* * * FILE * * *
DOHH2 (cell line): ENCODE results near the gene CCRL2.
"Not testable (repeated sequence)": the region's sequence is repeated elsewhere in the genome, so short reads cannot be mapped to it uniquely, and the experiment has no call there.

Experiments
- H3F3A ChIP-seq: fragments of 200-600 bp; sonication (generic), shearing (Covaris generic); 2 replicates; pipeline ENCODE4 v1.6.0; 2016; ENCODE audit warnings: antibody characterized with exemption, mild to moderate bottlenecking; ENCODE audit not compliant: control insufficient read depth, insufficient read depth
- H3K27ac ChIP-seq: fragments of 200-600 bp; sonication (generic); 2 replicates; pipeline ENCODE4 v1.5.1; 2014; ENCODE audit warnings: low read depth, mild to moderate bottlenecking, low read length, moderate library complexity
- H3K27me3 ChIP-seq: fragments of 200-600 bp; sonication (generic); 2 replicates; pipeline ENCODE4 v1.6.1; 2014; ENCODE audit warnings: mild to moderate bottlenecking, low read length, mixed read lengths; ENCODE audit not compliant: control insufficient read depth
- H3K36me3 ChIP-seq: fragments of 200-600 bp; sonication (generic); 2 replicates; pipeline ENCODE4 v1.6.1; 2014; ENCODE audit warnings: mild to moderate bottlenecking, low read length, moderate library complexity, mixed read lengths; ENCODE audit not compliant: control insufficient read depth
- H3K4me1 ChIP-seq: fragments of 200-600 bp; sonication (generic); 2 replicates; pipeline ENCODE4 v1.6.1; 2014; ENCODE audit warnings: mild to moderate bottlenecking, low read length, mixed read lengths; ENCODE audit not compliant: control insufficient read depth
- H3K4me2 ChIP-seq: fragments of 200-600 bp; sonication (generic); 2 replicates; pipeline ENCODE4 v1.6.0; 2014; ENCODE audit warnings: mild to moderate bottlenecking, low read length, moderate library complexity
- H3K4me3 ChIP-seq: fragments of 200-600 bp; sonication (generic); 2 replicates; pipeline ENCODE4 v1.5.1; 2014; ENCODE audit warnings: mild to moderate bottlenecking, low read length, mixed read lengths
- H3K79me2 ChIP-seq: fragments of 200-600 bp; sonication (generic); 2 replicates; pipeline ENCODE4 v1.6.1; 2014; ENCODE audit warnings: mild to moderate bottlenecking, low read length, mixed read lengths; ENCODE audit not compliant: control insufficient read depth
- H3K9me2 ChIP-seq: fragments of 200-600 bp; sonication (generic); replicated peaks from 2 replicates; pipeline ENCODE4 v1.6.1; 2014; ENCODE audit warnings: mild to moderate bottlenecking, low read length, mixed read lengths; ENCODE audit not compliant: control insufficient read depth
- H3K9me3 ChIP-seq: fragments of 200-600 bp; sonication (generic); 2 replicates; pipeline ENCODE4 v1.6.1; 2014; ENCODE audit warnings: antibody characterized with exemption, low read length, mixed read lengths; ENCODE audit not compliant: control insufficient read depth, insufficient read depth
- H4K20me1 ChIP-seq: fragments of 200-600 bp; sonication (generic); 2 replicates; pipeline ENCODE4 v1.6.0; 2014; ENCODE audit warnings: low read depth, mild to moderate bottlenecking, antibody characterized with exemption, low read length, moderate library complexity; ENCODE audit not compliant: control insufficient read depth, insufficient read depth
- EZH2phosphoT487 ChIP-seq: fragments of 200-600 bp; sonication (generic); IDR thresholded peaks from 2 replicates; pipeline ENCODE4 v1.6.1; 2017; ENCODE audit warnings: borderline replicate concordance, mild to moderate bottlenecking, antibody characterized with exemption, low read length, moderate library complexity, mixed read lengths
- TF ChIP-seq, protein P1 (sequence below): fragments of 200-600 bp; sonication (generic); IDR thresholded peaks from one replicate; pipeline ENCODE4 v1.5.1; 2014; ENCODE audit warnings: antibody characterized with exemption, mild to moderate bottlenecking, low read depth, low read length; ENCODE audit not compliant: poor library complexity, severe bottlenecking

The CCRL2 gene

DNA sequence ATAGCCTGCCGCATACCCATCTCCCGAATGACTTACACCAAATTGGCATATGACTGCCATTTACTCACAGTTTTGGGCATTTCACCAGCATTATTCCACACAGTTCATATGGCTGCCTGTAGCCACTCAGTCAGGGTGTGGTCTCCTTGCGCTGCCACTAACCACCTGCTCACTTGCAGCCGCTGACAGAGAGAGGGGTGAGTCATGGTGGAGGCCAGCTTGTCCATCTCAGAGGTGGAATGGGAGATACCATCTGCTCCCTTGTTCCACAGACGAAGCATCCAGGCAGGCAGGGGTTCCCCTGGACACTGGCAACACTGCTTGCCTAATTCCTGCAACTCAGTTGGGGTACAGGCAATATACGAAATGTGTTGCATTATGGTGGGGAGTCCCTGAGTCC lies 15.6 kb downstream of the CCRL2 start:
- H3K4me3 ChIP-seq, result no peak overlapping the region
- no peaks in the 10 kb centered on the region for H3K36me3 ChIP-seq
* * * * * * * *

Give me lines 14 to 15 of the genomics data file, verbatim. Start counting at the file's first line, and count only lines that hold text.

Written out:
- H4K20me1 ChIP-seq: fragments of 200-600 bp; sonication (generic); 2 replicates; pipeline ENCODE4 v1.6.0; 2014; ENCODE audit warnings: low read depth, mild to moderate bottlenecking, antibody characterized with exemption, low read length, moderate library complexity; ENCODE audit not compliant: control insufficient read depth, insufficient read depth
- EZH2phosphoT487 ChIP-seq: fragments of 200-600 bp; sonication (generic); IDR thresholded peaks from 2 replicates; pipeline ENCODE4 v1.6.1; 2017; ENCODE audit warnings: borderline replicate concordance, mild to moderate bottlenecking, antibody characterized with exemption, low read length, moderate library complexity, mixed read lengths